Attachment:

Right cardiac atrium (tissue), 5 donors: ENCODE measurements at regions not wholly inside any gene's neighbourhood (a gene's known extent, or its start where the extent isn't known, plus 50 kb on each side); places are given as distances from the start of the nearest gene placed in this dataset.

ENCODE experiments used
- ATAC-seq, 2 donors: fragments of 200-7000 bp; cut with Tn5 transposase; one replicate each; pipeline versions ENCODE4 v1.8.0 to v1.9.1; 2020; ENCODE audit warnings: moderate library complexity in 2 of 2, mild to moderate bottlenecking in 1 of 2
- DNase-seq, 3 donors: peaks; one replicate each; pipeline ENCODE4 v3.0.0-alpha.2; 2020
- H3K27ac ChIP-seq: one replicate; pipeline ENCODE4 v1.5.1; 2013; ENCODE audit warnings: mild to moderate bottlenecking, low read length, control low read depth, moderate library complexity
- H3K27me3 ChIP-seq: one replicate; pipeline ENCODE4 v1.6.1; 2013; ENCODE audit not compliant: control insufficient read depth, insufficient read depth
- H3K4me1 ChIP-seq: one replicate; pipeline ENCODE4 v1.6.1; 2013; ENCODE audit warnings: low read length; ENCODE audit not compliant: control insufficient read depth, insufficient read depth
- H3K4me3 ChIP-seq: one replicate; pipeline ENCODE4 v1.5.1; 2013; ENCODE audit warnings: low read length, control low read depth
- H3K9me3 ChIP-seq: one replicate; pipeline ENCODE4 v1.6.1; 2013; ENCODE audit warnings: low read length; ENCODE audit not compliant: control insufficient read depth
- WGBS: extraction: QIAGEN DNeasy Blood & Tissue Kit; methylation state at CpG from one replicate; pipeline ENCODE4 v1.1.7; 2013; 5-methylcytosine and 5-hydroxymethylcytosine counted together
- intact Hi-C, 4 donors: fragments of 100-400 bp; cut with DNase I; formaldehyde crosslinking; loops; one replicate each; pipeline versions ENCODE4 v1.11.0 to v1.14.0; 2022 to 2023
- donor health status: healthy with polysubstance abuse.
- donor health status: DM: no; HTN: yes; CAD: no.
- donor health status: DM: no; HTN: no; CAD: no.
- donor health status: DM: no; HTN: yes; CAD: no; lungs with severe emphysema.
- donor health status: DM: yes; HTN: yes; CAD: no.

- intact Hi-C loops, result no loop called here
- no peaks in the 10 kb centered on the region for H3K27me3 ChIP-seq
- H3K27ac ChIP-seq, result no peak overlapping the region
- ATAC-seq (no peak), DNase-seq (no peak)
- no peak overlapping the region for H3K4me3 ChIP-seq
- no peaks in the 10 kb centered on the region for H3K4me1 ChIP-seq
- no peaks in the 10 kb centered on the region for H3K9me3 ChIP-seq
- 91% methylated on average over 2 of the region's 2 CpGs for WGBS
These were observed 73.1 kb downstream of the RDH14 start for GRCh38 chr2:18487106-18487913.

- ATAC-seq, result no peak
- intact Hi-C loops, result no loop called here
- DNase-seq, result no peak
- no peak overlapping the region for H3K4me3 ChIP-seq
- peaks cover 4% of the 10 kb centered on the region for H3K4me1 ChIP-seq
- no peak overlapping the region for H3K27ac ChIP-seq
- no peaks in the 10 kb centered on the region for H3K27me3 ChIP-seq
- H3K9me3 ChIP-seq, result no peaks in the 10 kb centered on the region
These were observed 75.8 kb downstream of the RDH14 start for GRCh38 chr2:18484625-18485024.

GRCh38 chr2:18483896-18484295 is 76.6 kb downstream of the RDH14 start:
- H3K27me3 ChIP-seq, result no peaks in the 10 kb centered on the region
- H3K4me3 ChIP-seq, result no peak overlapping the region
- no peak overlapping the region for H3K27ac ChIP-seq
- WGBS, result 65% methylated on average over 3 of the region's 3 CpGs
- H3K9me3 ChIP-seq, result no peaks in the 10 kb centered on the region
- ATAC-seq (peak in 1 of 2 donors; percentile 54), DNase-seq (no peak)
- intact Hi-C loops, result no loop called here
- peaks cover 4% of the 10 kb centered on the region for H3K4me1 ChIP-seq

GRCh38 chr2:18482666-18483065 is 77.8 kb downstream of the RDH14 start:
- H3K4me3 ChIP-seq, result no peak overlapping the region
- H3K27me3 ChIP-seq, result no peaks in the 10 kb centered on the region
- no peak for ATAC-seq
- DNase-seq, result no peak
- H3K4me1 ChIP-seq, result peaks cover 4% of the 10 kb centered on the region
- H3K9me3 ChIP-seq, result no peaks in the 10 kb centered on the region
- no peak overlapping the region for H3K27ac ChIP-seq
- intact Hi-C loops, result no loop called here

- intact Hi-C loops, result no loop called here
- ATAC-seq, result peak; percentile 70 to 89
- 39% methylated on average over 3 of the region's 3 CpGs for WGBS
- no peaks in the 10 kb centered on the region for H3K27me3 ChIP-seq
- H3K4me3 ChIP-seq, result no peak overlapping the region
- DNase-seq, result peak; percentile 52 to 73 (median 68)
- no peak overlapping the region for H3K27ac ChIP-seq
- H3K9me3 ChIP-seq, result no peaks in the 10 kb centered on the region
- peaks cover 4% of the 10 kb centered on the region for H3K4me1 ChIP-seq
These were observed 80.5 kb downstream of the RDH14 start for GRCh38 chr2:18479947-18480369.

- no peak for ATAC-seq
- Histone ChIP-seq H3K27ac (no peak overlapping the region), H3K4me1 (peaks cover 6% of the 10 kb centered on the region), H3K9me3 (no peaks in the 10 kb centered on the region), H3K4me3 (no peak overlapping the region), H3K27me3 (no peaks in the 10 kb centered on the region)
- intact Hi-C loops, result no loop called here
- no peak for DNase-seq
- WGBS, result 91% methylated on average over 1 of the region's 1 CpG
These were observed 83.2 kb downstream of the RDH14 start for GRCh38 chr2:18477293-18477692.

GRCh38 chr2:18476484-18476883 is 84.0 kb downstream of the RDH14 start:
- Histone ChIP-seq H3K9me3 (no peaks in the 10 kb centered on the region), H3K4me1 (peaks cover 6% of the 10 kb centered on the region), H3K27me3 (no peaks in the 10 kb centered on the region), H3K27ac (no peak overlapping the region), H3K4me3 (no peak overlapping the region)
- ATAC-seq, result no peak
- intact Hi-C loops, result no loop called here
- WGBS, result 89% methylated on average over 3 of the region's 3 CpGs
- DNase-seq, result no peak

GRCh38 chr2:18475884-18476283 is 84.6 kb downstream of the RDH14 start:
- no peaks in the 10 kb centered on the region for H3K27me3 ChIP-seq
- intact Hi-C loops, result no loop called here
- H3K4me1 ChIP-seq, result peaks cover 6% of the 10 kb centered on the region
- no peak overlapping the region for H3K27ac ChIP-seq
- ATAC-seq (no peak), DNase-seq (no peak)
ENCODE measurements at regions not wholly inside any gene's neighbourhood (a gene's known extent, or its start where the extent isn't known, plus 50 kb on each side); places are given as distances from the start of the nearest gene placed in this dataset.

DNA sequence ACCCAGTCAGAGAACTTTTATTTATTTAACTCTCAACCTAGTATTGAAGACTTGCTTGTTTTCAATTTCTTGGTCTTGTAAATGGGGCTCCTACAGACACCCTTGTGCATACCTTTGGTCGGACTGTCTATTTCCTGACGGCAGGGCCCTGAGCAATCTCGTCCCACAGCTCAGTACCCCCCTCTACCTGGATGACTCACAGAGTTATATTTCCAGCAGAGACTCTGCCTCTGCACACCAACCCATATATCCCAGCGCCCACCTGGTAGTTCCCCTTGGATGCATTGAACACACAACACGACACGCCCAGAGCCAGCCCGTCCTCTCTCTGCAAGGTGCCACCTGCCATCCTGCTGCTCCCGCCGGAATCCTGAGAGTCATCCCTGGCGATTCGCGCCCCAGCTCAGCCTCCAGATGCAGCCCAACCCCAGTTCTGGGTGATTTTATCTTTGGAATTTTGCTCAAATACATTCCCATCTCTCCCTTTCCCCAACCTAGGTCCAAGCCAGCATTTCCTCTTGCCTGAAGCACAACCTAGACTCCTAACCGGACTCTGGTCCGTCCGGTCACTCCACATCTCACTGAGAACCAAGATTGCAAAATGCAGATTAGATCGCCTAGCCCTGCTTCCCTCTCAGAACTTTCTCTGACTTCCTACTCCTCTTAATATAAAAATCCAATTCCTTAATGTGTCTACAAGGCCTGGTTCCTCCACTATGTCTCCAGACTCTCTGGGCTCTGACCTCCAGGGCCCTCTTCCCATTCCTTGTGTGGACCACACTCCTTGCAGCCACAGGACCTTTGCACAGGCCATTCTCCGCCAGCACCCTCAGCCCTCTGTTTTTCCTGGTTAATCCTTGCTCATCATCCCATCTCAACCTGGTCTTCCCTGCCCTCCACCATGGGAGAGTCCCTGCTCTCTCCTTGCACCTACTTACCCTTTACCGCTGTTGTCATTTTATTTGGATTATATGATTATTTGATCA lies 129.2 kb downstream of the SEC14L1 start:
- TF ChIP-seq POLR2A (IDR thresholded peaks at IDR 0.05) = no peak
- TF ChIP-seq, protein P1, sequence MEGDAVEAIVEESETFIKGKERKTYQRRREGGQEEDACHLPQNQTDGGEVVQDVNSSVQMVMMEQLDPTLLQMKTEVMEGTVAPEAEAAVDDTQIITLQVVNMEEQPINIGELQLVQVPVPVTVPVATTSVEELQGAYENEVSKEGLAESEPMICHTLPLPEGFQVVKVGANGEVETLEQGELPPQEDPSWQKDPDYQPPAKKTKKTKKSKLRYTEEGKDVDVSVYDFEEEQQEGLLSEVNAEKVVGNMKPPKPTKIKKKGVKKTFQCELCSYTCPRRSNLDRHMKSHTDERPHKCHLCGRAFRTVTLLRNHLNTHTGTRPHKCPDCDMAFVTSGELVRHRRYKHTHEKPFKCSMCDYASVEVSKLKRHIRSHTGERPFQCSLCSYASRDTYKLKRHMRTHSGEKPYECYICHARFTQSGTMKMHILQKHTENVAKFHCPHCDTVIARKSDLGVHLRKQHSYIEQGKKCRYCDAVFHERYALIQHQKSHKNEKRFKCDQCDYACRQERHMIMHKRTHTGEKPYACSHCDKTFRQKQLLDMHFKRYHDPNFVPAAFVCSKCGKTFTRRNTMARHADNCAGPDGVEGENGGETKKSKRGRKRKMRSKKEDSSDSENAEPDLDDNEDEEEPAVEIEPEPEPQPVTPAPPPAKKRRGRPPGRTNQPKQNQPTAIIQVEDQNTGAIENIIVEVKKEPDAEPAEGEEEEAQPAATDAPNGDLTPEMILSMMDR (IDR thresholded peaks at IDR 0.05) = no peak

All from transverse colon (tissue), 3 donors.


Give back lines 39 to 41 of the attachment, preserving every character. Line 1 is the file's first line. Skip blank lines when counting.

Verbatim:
- WGBS, result 65% methylated on average over 3 of the region's 3 CpGs
- H3K9me3 ChIP-seq, result no peaks in the 10 kb centered on the region
- ATAC-seq (peak in 1 of 2 donors; percentile 54), DNase-seq (no peak)